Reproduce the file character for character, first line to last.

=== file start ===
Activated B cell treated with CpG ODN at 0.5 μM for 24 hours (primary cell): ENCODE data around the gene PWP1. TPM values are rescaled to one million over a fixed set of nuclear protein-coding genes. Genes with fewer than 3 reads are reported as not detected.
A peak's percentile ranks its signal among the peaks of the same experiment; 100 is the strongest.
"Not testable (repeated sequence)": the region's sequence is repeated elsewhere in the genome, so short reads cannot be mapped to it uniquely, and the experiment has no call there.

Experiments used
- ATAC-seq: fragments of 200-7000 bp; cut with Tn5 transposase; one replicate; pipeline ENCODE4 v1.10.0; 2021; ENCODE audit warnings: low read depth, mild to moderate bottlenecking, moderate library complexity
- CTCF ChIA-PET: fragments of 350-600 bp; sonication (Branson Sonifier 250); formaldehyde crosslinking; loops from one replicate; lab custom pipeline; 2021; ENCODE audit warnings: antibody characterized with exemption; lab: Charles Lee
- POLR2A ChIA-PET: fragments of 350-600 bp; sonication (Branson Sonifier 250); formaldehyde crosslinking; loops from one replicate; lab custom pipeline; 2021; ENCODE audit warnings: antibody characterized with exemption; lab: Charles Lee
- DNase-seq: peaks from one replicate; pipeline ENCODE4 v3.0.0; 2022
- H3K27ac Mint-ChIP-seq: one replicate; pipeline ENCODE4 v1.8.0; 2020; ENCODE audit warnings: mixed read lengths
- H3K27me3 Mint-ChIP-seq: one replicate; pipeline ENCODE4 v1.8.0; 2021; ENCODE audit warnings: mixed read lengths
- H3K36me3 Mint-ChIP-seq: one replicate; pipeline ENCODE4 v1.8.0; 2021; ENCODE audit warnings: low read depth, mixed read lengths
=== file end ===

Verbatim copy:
Activated B cell treated with CpG ODN at 0.5 μM for 24 hours (primary cell): ENCODE data around the gene PWP1. TPM values are rescaled to one million over a fixed set of nuclear protein-coding genes. Genes with fewer than 3 reads are reported as not detected.
A peak's percentile ranks its signal among the peaks of the same experiment; 100 is the strongest.
"Not testable (repeated sequence)": the region's sequence is repeated elsewhere in the genome, so short reads cannot be mapped to it uniquely, and the experiment has no call there.

Experiments used
- ATAC-seq: fragments of 200-7000 bp; cut with Tn5 transposase; one replicate; pipeline ENCODE4 v1.10.0; 2021; ENCODE audit warnings: low read depth, mild to moderate bottlenecking, moderate library complexity
- CTCF ChIA-PET: fragments of 350-600 bp; sonication (Branson Sonifier 250); formaldehyde crosslinking; loops from one replicate; lab custom pipeline; 2021; ENCODE audit warnings: antibody characterized with exemption; lab: Charles Lee
- POLR2A ChIA-PET: fragments of 350-600 bp; sonication (Branson Sonifier 250); formaldehyde crosslinking; loops from one replicate; lab custom pipeline; 2021; ENCODE audit warnings: antibody characterized with exemption; lab: Charles Lee
- DNase-seq: peaks from one replicate; pipeline ENCODE4 v3.0.0; 2022
- H3K27ac Mint-ChIP-seq: one replicate; pipeline ENCODE4 v1.8.0; 2020; ENCODE audit warnings: mixed read lengths
- H3K27me3 Mint-ChIP-seq: one replicate; pipeline ENCODE4 v1.8.0; 2021; ENCODE audit warnings: mixed read lengths
- H3K36me3 Mint-ChIP-seq: one replicate; pipeline ENCODE4 v1.8.0; 2021; ENCODE audit warnings: low read depth, mixed read lengths